On July 25, U.S. President Donald Trump tweeted an unusual accusation: that Ukraine had worked to sabotage his electoral campaign and boost his opponent, former Secretary of State Hillary Clinton. But Ukraine’s meddling, he implied, had not provoked a scandal anywhere as large as Russian hacking and electoral interference in his favor.
That claim was not new, but it had seldom received such a high-level endorsement.
Trump’s tweet came at a difficult moment for his White House. The president’s son-in-law and senior advisor, Jared Kushner, had just testified before Senate investigators and denied accusations that he or anyone in the Trump campaign had colluded with Russia. And Trump’s own son had disclosed over Twitter a series of emails that appeared to show him expressing interest in receiving damaging information on Hillary Clinton provided by the Russian government.
Trump is following one of his most common strategies, says Franklin Foer, a journalist at The Atlantic who has extensively covered the president and his former campaign chair, Paul Manafort, a political consultant who previously worked for ousted Ukrainian President Viktor Yanukovych.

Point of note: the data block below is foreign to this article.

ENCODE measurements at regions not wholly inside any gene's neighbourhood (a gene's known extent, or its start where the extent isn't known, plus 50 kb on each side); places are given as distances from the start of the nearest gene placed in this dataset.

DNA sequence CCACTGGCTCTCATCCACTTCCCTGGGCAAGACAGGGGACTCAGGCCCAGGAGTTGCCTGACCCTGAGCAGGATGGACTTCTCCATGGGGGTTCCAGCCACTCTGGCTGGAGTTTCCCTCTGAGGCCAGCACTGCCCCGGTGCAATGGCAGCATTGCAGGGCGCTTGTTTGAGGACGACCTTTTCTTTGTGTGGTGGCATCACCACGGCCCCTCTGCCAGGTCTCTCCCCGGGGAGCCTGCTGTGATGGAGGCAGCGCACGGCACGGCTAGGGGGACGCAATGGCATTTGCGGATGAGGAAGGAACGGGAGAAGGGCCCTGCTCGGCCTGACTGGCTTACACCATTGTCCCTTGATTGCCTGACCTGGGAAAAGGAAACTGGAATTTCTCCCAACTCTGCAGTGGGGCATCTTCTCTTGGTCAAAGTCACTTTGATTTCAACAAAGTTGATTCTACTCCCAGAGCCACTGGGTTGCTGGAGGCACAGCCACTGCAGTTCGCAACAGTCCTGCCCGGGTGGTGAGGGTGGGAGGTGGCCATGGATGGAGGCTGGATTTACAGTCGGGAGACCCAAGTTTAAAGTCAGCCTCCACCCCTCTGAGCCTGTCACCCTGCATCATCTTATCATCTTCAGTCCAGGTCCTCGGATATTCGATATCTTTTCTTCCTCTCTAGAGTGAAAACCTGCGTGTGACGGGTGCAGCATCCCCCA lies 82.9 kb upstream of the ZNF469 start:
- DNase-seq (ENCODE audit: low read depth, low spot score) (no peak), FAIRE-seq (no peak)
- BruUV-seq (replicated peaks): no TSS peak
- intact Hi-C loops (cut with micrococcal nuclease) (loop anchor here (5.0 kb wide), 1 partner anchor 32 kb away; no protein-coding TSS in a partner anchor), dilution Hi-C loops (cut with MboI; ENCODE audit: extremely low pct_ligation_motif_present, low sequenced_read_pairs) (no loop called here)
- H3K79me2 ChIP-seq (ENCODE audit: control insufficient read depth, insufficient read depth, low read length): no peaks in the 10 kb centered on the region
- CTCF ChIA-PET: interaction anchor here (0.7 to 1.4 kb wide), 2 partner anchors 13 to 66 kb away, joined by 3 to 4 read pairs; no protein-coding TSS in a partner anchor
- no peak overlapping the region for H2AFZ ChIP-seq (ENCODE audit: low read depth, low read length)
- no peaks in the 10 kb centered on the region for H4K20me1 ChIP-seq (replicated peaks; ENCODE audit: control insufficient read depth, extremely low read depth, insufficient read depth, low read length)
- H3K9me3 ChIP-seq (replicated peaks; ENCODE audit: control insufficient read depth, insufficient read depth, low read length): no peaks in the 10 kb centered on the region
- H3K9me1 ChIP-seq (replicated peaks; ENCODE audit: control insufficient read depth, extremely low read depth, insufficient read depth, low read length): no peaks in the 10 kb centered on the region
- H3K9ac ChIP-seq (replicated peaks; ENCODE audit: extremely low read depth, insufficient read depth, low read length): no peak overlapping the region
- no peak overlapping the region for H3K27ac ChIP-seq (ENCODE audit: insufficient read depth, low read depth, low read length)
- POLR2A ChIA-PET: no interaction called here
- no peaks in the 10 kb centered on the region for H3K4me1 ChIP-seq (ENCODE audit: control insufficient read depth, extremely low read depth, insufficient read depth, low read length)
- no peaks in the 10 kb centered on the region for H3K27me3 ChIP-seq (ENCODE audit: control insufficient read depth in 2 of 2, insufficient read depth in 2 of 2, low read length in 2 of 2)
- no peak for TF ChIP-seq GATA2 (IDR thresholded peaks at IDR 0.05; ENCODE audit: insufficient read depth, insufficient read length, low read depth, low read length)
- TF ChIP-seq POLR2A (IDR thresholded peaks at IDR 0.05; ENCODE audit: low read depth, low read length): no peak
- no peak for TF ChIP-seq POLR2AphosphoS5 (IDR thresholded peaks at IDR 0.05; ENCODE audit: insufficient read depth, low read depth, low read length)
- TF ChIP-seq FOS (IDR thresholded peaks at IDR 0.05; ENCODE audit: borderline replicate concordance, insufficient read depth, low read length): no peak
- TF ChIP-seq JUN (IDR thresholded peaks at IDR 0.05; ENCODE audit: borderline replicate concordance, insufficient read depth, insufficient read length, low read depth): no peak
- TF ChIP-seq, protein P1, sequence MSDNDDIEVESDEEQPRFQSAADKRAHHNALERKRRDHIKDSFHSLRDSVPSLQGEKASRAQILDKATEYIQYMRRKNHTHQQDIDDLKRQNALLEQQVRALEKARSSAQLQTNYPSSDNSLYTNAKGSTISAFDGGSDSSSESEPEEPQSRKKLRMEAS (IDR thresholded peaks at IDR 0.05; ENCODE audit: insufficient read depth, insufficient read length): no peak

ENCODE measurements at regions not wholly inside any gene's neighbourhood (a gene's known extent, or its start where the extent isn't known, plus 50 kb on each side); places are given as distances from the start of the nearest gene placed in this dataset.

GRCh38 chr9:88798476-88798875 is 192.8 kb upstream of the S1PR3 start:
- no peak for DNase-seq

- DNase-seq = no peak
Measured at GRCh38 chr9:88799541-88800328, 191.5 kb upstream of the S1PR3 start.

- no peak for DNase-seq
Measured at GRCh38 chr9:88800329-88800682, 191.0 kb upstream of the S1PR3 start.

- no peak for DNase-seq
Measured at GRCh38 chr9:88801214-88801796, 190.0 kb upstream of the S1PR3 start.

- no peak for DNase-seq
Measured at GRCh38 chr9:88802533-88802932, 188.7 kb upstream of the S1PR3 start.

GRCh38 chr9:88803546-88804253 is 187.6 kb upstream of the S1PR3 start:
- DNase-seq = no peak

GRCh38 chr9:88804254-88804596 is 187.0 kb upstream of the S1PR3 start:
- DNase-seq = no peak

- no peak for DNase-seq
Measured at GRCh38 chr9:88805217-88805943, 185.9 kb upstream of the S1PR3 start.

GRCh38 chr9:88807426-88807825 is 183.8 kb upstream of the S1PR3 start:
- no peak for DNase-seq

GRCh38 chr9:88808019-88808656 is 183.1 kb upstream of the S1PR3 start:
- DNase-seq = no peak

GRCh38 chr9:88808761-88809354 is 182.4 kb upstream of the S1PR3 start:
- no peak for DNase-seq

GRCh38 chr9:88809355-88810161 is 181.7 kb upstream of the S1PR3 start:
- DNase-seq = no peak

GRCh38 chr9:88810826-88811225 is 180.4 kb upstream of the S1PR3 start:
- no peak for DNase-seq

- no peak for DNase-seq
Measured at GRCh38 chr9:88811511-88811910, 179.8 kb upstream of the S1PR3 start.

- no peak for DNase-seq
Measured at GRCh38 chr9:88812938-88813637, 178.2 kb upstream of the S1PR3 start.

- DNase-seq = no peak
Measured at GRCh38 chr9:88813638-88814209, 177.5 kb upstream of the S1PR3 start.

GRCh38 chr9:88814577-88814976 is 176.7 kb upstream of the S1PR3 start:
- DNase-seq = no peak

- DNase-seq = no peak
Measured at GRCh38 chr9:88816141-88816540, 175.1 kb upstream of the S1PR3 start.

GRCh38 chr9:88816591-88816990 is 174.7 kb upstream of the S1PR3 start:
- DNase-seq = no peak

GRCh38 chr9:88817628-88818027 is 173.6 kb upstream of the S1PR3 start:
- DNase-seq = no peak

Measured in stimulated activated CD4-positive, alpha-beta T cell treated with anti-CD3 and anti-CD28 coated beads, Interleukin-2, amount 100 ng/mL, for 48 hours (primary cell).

“Every time Trump faces an accusation he tries to find a counter accusation,” Foer says. The American journalist believes that these accusations “will catch on...and become an important part of the narrative” coming out of the White House.
Hromadske sat down with Franklin Foer to discuss Trump’s accusations against Ukraine.
You’ve written about Manafort for The Atlantic, you are following the story, and we’ve just received the news about the American President Trump tweeting about the [alleged] Ukrainian sabotage of the US elections. Of course, this must be connected to the fact that Ukrainian politicians were digging into the Manafort story because it would have been helpful for Hillary Clinton. How big could this story really be? Because we understand this to be a counterargument to the Russian meddling.